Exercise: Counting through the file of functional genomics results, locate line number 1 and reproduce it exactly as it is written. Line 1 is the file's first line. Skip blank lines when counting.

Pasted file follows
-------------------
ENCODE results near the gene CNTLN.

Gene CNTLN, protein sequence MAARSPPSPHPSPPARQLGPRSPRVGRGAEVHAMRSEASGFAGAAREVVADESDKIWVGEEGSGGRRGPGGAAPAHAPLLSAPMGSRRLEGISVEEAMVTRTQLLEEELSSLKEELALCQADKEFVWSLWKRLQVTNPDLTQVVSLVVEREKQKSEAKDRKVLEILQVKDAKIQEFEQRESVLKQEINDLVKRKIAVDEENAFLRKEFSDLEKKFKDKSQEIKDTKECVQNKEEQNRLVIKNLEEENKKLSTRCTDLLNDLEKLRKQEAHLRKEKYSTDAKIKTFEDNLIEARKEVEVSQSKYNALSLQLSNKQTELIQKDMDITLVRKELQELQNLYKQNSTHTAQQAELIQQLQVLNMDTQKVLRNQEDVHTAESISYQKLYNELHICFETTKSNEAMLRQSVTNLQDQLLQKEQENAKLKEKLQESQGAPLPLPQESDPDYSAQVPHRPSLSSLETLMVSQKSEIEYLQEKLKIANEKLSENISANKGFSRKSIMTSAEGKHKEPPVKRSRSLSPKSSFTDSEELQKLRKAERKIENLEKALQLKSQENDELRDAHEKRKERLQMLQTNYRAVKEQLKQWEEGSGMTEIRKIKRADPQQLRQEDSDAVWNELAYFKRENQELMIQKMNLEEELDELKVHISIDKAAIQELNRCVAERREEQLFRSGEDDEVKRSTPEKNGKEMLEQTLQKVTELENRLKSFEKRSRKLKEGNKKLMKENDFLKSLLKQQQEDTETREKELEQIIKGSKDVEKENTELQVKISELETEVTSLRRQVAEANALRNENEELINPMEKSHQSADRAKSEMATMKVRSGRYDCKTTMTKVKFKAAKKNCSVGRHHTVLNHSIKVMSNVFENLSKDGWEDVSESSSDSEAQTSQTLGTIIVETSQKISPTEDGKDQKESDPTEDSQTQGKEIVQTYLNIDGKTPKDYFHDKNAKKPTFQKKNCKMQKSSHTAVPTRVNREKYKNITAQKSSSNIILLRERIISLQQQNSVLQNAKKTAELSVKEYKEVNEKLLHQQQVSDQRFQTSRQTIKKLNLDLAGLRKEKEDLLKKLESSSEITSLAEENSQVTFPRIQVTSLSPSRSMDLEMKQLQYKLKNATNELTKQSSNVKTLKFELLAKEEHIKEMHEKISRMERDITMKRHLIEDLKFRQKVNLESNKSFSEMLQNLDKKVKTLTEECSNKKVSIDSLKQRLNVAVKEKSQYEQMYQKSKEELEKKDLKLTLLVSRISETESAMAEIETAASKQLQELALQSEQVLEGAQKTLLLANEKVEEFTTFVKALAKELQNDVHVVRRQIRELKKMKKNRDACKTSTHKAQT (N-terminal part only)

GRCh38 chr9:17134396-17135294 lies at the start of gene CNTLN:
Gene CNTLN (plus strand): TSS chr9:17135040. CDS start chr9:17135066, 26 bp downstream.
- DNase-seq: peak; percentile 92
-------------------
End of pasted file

ENCODE results near the gene CNTLN.